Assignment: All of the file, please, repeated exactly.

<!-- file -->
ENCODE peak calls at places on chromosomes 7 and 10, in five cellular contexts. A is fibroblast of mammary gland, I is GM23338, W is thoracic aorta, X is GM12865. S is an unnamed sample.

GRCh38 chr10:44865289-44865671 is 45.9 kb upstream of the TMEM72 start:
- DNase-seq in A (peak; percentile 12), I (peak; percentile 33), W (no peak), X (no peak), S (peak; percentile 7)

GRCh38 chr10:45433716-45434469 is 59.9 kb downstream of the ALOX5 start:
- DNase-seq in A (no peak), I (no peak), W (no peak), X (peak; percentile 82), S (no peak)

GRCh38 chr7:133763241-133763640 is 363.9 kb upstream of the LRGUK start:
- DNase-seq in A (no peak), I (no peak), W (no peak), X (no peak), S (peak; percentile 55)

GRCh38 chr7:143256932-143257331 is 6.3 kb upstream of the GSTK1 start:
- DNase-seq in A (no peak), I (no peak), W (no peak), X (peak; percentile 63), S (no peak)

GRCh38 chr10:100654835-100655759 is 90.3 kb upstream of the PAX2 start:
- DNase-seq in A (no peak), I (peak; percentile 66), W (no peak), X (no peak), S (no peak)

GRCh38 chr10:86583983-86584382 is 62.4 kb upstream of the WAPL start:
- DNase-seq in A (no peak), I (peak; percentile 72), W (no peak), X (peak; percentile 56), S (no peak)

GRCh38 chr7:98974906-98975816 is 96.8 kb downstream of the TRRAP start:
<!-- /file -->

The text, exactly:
ENCODE peak calls at places on chromosomes 7 and 10, in five cellular contexts. A is fibroblast of mammary gland, I is GM23338, W is thoracic aorta, X is GM12865. S is an unnamed sample.

GRCh38 chr10:44865289-44865671 is 45.9 kb upstream of the TMEM72 start:
- DNase-seq in A (peak; percentile 12), I (peak; percentile 33), W (no peak), X (no peak), S (peak; percentile 7)

GRCh38 chr10:45433716-45434469 is 59.9 kb downstream of the ALOX5 start:
- DNase-seq in A (no peak), I (no peak), W (no peak), X (peak; percentile 82), S (no peak)

GRCh38 chr7:133763241-133763640 is 363.9 kb upstream of the LRGUK start:
- DNase-seq in A (no peak), I (no peak), W (no peak), X (no peak), S (peak; percentile 55)

GRCh38 chr7:143256932-143257331 is 6.3 kb upstream of the GSTK1 start:
- DNase-seq in A (no peak), I (no peak), W (no peak), X (peak; percentile 63), S (no peak)

GRCh38 chr10:100654835-100655759 is 90.3 kb upstream of the PAX2 start:
- DNase-seq in A (no peak), I (peak; percentile 66), W (no peak), X (no peak), S (no peak)

GRCh38 chr10:86583983-86584382 is 62.4 kb upstream of the WAPL start:
- DNase-seq in A (no peak), I (peak; percentile 72), W (no peak), X (peak; percentile 56), S (no peak)

GRCh38 chr7:98974906-98975816 is 96.8 kb downstream of the TRRAP start: